Yesterday was rather a trying day.
It all started during the night. You see, I was up half of it worrying about the apartment building burning down because one of my neighbors decided to throw one of her all-night parties, complete with banshee-like screaming (which is really her trademark). Anyway, this time she terrified me by setting fire to her kids’ art work which had been hanging on her apartment door. I could imagine her and her drunken friends using lighters on all sorts of other things, many of which could smolder for hours before bursting into flames. So I couldn’t sleep. (And yes, police were involved.)
Then I dragged myself to work to finish preparing for the classes I was supposed to teach. They were particularly challenging for two reasons: almost all of my preparation time during the week had been eaten up by impossible questions (which ate up hours of time and generally turned out to be unanswerable), and they were both for groups rather than classes, so there was no assignment to help motivate them to pay attention. I was also competing with their natural sense that paying attention to a library session on a Saturday was optional at best. So I had to come up with brilliantly exciting classes without the benefit of much preparation. Great.
To make matters worse, the organizer of the harder of the two classes (for the 20 new TRIO students) insisted that they be introduced to EndNote (along with getting a “general library introduction” and a tour of the library). Did I mention that all this was to take place in the space of an hour?
Well, I sat down and started listing all the things you need to know before you can use EndNote. You need the know the difference between a journal, an article, a book, and an essay in a book. You need know now that citation is important. You need to know which fields in the EndNote records are necessary and which are optional. And the list went on and on. So I decided to structure the whole class around citation as a way to introduce all this stuff, make them familiar with articles and books, and use the catalog and a database (since we could capture citations from those places into EndNote). By the end of the class, they’d be able to understand what EndNote does, but more importantly, they’d know what’s available to them at the library and some of the major distinctions between types of sources.
So here’s what I did. I took them on a whirlwind tour (which started 8 minutes late because they didn’t show up on time), then we got to work. We discussed Scholarly Communication and I highlighted citation as the key to following and joining in the conversation of scholars. Then we collectively came up with the goals of citation (which they figured was “to point readers to the words and ideas you respond to in your piece of the scholarly conversation”). I then handed out 3 books and 3 journals and charged each group of students with coming up with their own citation style and with justifying why they included the information they used in their citation and why they excluded the information they left out. Then we compared each of their citations with MLA, APA, and Chicago Manual of Style citations.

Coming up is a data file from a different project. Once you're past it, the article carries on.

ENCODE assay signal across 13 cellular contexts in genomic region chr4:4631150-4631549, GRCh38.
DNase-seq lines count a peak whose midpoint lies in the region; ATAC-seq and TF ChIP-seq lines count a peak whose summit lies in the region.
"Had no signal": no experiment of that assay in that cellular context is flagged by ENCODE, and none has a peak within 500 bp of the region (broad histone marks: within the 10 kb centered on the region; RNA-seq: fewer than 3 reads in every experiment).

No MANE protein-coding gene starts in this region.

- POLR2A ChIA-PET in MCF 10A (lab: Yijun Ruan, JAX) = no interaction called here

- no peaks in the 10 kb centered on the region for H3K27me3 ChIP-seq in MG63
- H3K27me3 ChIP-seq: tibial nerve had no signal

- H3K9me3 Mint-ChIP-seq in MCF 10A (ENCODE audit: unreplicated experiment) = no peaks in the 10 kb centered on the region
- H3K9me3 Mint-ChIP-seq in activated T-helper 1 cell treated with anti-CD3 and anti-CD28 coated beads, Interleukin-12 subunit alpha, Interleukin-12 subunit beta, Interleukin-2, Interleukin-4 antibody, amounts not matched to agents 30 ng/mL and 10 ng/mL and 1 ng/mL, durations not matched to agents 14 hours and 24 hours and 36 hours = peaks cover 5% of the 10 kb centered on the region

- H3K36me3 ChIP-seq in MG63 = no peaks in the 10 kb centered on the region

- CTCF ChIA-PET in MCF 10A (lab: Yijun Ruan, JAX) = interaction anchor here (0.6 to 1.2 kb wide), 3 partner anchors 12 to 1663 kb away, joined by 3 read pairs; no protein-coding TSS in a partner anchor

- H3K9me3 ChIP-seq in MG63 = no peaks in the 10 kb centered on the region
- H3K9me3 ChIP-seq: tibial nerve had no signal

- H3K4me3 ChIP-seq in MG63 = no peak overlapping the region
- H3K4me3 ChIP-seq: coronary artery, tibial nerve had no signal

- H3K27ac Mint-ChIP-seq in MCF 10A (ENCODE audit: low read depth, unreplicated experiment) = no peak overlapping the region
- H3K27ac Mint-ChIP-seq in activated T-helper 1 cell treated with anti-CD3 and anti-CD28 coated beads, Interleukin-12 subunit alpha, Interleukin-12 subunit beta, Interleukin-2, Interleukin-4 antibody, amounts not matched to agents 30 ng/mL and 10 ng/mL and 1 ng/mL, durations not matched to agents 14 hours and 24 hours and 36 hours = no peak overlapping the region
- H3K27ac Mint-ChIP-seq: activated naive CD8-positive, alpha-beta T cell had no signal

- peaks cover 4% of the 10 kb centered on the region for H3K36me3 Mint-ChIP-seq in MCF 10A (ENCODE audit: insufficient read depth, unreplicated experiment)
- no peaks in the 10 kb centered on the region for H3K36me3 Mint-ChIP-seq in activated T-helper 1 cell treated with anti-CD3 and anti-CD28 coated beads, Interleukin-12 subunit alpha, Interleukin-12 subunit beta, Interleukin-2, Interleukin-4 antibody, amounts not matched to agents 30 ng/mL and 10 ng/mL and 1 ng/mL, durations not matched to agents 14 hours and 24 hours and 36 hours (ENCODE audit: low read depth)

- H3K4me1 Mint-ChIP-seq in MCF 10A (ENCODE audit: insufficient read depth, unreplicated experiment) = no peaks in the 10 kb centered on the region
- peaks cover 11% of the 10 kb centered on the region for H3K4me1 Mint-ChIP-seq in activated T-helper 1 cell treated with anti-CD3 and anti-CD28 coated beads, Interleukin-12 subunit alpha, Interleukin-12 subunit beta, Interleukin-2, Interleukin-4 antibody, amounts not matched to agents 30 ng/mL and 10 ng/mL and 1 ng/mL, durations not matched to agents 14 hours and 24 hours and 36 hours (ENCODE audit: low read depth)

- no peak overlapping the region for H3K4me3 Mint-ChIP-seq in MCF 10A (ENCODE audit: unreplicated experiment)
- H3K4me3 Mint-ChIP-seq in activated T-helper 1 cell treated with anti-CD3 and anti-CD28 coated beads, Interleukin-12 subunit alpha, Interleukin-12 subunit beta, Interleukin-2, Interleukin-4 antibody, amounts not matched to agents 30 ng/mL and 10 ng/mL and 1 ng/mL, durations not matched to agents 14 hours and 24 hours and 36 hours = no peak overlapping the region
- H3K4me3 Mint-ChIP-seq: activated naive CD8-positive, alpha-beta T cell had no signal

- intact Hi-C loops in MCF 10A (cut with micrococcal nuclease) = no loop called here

All of this took a lot longer than I’d figured (which I should have expected, but I’m only a baby instructor), and we were running late to begin with, so we were left with only 15 minutes for EndNote introductions (including the database and catalog searches so that we could capture citations). But all in all, I’m thrilled with the discussions I overheard while the students were creating their citation styles. They were arguing for and against including ISSN and ISBN numbers, discussing whether or not including the publisher’s name and the place of publication had anything to do with following the words and ideas of the authors, and generally teaching themselves a lot about the books and articles I’d handed out. What fun!
So maybe we didn’t cover very much in the grand scope of library research skills, but I kept remembering back to Randy telling me that students remember the experience first and the skills second. These students had a good experience. They were questioning me and each other, they were joking with me (about my status as the murderer in the Murder Mystery the library puts on for freshmen), and a few of them thanked me more sincerely than I’m used to at the end of a class.
So for next time, I’ll plan less. But I think I’ll include database searching as part of the process of looking at citations to figure out what you’re actually seeing in a result list. MLA International Bibliography would be good for this because it included book chapters as well as articles. I will also remember that this whole exercise (from discussing scholarly communication to discussing and comparing citations) takes 25 minutes if you’ve got 20 kids and 6 items to be cited.